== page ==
A new and ambitious European Neighbourhood Policy seeks to strengthen relationships between the EU and countries in its neighbourhood with more funds, but also greater accountability.
Adopted on 24 May by High Representative Catherine Ashton and the European Commission, the renewed European Neighbourhood Policy (ENP) builds on the achievements since the Neighbourhood Policy was first launched in 2004, and responds to the aspirations of people for more democracy and prosperity. It offers new types of support for more sections of society, and introduces more incentives to pursue reform. It further develops the ‘Partnership for democracy and shared prosperity with the Southern Mediterranean’, agreed in March 2011.
‘With so much of our Neighbourhood in a process of democratic change, this review is more important than ever. It is vital that we in the EU make a comprehensive offer to our neighbours and build with them lasting partnerships to reinforce deep and lasting democracy and promote economic prosperity,’ said HR Ashton.
In addition to the €5 700 million already available for 2011-2013 under the European Neighbourhood Policy (ENP), an extra €1 240 million will be transferred from existing resources.
The renewed ENP would have six core pillars:
Free and fair elections need to be accompanied by respect for the rule of law, human rights and fundamental freedoms. All this will be done in partnership with the whole of society, not just the government. The EU will do this by establishing partnerships within each neighbouring country and making EU support more accessible to civil society organisations through a Civil Society Facility. A European Endowment for Democracy will also help political parties and non-registered NGOs and trade unions.
The proposal outlines how the EU will become more involved in solving protracted conflicts in the region.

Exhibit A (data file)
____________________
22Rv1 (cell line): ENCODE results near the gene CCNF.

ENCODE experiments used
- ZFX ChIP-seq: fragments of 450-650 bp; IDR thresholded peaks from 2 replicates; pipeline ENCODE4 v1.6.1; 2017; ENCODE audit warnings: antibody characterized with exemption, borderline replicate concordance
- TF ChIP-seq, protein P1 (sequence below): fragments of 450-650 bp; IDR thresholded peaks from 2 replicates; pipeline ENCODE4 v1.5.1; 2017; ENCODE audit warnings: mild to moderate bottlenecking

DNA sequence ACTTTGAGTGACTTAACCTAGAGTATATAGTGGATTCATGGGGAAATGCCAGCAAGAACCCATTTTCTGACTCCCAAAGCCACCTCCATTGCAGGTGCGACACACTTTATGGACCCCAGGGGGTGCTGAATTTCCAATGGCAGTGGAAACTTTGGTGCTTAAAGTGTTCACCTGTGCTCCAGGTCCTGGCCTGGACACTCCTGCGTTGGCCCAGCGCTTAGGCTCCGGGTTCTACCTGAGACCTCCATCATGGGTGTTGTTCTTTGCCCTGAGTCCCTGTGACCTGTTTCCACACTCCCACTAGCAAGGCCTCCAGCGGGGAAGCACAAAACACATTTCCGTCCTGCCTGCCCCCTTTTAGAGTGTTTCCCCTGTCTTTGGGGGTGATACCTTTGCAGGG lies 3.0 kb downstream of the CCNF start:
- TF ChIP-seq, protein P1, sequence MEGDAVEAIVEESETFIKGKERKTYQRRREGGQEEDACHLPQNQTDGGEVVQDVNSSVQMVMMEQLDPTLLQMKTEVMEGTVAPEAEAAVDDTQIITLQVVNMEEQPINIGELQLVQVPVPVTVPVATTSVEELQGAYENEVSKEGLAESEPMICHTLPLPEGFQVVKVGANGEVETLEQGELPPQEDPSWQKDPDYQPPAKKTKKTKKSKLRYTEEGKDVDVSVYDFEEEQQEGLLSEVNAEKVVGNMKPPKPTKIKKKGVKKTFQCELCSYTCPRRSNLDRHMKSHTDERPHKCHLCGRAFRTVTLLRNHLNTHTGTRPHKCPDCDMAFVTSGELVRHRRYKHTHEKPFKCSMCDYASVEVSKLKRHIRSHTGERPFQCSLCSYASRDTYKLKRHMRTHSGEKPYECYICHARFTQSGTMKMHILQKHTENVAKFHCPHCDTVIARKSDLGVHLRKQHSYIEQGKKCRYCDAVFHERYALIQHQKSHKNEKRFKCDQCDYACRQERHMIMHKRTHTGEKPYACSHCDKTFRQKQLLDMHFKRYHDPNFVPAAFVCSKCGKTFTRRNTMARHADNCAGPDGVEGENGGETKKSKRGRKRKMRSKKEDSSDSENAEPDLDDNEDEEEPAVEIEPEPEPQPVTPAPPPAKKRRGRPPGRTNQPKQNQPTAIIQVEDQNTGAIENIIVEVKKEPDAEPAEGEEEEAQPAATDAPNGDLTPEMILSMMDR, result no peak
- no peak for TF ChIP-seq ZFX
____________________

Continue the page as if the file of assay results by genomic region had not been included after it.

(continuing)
The key to creating jobs, boosting growth and improving social protection is trade. With this in mind, the EU has various plans to improve the business environment in the region. These include bringing investors together, extending the operational area of the European Investment Fund (EIF) and negotiating ‘deep and comprehensive free trade areas’ with willing and able partners.
Mobility Partnerships are comprehensive frameworks for the EU, its Member States and the partner country which aim to facilitate well-managed access to legal migration channels, and to strengthen capacities for border management and combating irregular migration. A major goal is to enhance the mobility of citizens between partner countries and the EU, in particular for students, researchers and businesspeople.
Working with Eastern neighbours, the EU commits to implementing Association Agreements, pursuing democratisation and visa liberalisation, enhancing sectoral cooperation, particularly in rural development, and working more with civil society.
With Southern countries, the EU would launch institution-building programmes, collaborate closely on migration, mobility and security and launch pilot programmes to support agricultural and rural development.
The additional €1 240 million will be used to support growth and fund new initiatives, particularly collaboration with civil society and rural and regional development.
The proposals follow a review of the existing ENP as well as consultations with governments and civil society organisations from the EU and the Mediterranean region over the last year.